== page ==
As apart of a brand new series, Rookie Review aims to preview every rookie selected by Ryan Pace and give insightful analysis for the latest in Bears history
One of the biggest storylines of the impending Bears training camp is how well first-year coach Matt Nagy’s offense performs. How much will the Bears’ offense resemble his previous offense in Kansas City? Will Nagy be able to have the same early success as fellow Andy Reid disciple, Doug Pederson, has had in Philadelphia? One thing is for sure though, the Bears offense will be fast, flexible and feature a zone blocking scheme.
Nagy and the Bears came out of the 2018 NFL draft with potentially one of the better zone blocking fits with the second-round pick, James Daniels. Daniels, the 39th overall pick out of the University of Iowa, ran a similar blocking scheme in college. His college head coach, Kirk Ferentz, is a former offensive lineman and a huge proponent of the zone blocking scheme which emphasizes angle blocking to create running lanes for the running back to choose, rather than opening specific holes. Under Ferentz, Iowa has produced 17 draft picks on the offensive line. Another 11 blockers were drafted under Ferentz as an offensive line coach.
Daniels is the prototypical Hawkeye lineman who displays sound blocking technique and a strong base. He is an excellent reach blocker, due to his quickness out of his stance and long arms. Daniels climbs to the second level very quickly, where he has the ability to dominate smaller linebackers in the run game and defensive backs while lead blocking on a screen pass. However, he has to be careful not to get to the second level too quickly and allow a penetrating defensive lineman to get up the field too fast for another blocker to pick up. It also appears that Daniels savors the chance to beat on a smaller defender as he can get overaggressive at times going for a crushing block, which allows the defender to use his momentum against him and slip an open field block.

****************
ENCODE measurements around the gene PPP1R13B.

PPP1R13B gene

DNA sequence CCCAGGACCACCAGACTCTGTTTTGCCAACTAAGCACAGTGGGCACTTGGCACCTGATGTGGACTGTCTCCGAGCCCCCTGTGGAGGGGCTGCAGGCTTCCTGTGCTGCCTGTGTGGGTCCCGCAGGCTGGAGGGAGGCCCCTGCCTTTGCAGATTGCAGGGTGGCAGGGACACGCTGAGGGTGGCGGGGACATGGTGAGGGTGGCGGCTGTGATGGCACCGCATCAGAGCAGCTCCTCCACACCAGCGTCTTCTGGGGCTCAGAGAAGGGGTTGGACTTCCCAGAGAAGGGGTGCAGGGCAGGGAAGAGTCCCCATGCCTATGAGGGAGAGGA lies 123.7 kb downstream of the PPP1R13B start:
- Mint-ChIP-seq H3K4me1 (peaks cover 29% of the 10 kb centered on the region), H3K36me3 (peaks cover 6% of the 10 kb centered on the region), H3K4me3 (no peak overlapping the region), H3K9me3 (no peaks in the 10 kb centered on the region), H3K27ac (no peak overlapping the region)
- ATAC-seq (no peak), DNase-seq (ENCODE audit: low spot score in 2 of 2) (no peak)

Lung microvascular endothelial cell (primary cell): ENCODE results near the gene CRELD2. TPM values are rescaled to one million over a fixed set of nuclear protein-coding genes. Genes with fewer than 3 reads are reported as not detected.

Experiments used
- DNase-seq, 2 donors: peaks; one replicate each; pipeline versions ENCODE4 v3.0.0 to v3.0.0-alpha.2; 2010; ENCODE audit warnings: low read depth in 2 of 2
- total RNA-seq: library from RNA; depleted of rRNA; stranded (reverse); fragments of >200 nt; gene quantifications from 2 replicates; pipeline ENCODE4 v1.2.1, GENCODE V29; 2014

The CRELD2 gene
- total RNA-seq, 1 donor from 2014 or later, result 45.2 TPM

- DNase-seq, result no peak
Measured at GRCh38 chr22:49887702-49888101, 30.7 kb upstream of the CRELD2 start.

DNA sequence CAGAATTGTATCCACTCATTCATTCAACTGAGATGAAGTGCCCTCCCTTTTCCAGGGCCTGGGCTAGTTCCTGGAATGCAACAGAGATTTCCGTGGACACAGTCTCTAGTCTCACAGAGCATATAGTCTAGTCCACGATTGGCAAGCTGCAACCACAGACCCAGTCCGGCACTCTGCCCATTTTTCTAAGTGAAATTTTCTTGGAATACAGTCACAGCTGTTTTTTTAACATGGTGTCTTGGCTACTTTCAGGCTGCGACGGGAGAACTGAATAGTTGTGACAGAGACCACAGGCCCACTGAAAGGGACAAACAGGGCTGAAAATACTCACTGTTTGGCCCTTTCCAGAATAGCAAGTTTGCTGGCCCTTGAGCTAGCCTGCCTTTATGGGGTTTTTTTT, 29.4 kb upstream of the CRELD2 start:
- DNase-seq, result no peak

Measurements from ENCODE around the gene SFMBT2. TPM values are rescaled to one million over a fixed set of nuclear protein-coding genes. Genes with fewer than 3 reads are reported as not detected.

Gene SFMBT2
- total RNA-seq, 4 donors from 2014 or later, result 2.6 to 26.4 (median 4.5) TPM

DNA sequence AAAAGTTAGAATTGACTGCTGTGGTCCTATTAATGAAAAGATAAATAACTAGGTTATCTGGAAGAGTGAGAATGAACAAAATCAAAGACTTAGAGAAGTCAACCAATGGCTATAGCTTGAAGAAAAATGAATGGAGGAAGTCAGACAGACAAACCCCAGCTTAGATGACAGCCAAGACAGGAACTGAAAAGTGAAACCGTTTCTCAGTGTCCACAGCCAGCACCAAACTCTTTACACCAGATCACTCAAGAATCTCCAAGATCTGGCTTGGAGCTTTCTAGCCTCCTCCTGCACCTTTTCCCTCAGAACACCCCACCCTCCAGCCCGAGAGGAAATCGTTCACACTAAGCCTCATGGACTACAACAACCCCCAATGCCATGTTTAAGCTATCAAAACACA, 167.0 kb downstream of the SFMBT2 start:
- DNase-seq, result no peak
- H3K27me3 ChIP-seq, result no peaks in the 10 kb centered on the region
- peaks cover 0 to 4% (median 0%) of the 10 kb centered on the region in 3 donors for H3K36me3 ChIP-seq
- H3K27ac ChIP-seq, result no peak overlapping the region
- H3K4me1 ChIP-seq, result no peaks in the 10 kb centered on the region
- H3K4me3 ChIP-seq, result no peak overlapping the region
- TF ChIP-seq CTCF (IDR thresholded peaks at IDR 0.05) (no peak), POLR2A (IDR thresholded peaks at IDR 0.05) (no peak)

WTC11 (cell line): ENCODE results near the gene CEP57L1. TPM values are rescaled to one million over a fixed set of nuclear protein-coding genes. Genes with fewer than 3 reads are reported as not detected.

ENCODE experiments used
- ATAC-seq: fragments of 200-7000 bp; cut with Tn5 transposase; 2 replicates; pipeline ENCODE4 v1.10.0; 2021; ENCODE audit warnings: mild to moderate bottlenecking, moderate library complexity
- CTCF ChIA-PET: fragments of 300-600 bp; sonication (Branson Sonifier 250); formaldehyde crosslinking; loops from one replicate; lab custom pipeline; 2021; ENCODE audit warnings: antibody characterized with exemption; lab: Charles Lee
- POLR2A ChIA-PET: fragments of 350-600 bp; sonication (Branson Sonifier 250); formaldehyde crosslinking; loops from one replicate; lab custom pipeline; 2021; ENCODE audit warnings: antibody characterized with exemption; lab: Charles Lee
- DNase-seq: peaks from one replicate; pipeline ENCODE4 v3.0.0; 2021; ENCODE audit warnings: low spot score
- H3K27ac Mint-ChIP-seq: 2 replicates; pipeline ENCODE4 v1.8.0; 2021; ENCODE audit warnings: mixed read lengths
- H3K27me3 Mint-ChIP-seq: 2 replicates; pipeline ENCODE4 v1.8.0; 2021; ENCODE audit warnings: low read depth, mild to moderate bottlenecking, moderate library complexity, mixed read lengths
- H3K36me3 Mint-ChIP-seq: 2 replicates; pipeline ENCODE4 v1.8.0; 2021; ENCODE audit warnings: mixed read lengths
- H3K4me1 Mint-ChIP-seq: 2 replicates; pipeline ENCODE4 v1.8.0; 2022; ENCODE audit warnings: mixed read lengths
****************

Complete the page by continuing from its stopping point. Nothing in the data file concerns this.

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In the passing game, Daniels displays a strong anchor and extremely active feet to effectively mirror movements of a quicker defensive tackle. While he does have above average functional strength, Daniels played sub-300 pounds in college. He tipped the scales at 306 at the combine and probably needs to maintain that weight throughout the NFL season in order to maintain that level of effectiveness against some of the better bull rushers in the league.
Daniels will start his first NFL training camp in a competition with Eric Kush at the left guard position. However, he will also get a shot to compete for his more natural position at center, which is currently manned by Cody Whitehair. While Daniels did start 23 of 25 of his collegiate games at center, he does have experience playing left guard. At guard, Daniels’ quickness will be an asset against three-technique pass rushing defensive tackles. He’d also be the primary lead blocker as a pulling guard on screens and outside run plays. But his best fit may be at center. Daniels playing center would move Whitehair to guard, where both players would possibly be at their most natural positions. Daniels also shows outstanding ability on combo blocks, as it allows him to quickly get a block on the nose tackle, before passing him off to a guard and going after a linebacker on the second level.
At just 20 years old until September, Daniels has a lot of room and time to grow and develop. By all accounts, Daniels is an intelligent player and how fast he picks up the offense and the familiar blocking scheme will determine how quickly he sees the field. Where exactly he plays matters very little when Daniels is one of the best five linemen on the team he’ll be a fixture on the interior of the offensive line for many years to come.